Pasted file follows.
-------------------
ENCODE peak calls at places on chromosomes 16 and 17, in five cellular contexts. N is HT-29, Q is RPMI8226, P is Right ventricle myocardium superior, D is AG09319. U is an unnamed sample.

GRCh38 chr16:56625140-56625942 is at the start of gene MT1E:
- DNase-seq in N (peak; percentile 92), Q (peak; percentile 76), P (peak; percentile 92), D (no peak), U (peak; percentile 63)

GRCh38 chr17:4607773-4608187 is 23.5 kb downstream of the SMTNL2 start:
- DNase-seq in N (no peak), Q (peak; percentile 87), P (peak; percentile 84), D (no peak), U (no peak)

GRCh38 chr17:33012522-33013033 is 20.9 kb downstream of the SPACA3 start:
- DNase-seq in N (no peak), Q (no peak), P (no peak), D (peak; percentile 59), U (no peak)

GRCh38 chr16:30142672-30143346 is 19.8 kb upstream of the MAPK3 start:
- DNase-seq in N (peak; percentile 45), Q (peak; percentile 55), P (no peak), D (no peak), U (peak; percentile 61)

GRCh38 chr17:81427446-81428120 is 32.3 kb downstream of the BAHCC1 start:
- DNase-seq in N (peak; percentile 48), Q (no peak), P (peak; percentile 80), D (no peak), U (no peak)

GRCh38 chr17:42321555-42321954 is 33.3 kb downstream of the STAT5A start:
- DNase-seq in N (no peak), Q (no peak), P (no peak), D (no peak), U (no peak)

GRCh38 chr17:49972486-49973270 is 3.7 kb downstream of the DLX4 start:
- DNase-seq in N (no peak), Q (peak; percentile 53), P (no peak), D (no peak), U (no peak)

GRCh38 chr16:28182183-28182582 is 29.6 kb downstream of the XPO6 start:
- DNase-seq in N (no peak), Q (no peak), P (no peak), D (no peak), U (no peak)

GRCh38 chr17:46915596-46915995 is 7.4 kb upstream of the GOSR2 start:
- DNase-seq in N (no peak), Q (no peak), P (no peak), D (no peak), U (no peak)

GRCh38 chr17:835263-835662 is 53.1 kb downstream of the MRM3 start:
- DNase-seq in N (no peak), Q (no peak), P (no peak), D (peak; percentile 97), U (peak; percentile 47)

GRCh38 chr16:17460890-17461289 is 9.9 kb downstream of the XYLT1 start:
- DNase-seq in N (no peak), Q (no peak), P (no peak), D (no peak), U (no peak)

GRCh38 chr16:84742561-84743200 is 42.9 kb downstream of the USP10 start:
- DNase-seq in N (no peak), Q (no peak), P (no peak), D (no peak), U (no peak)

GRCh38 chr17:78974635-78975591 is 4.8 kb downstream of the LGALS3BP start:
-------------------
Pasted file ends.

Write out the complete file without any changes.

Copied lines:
ENCODE peak calls at places on chromosomes 16 and 17, in five cellular contexts. N is HT-29, Q is RPMI8226, P is Right ventricle myocardium superior, D is AG09319. U is an unnamed sample.

GRCh38 chr16:56625140-56625942 is at the start of gene MT1E:
- DNase-seq in N (peak; percentile 92), Q (peak; percentile 76), P (peak; percentile 92), D (no peak), U (peak; percentile 63)

GRCh38 chr17:4607773-4608187 is 23.5 kb downstream of the SMTNL2 start:
- DNase-seq in N (no peak), Q (peak; percentile 87), P (peak; percentile 84), D (no peak), U (no peak)

GRCh38 chr17:33012522-33013033 is 20.9 kb downstream of the SPACA3 start:
- DNase-seq in N (no peak), Q (no peak), P (no peak), D (peak; percentile 59), U (no peak)

GRCh38 chr16:30142672-30143346 is 19.8 kb upstream of the MAPK3 start:
- DNase-seq in N (peak; percentile 45), Q (peak; percentile 55), P (no peak), D (no peak), U (peak; percentile 61)

GRCh38 chr17:81427446-81428120 is 32.3 kb downstream of the BAHCC1 start:
- DNase-seq in N (peak; percentile 48), Q (no peak), P (peak; percentile 80), D (no peak), U (no peak)

GRCh38 chr17:42321555-42321954 is 33.3 kb downstream of the STAT5A start:
- DNase-seq in N (no peak), Q (no peak), P (no peak), D (no peak), U (no peak)

GRCh38 chr17:49972486-49973270 is 3.7 kb downstream of the DLX4 start:
- DNase-seq in N (no peak), Q (peak; percentile 53), P (no peak), D (no peak), U (no peak)

GRCh38 chr16:28182183-28182582 is 29.6 kb downstream of the XPO6 start:
- DNase-seq in N (no peak), Q (no peak), P (no peak), D (no peak), U (no peak)

GRCh38 chr17:46915596-46915995 is 7.4 kb upstream of the GOSR2 start:
- DNase-seq in N (no peak), Q (no peak), P (no peak), D (no peak), U (no peak)

GRCh38 chr17:835263-835662 is 53.1 kb downstream of the MRM3 start:
- DNase-seq in N (no peak), Q (no peak), P (no peak), D (peak; percentile 97), U (peak; percentile 47)

GRCh38 chr16:17460890-17461289 is 9.9 kb downstream of the XYLT1 start:
- DNase-seq in N (no peak), Q (no peak), P (no peak), D (no peak), U (no peak)

GRCh38 chr16:84742561-84743200 is 42.9 kb downstream of the USP10 start:
- DNase-seq in N (no peak), Q (no peak), P (no peak), D (no peak), U (no peak)

GRCh38 chr17:78974635-78975591 is 4.8 kb downstream of the LGALS3BP start: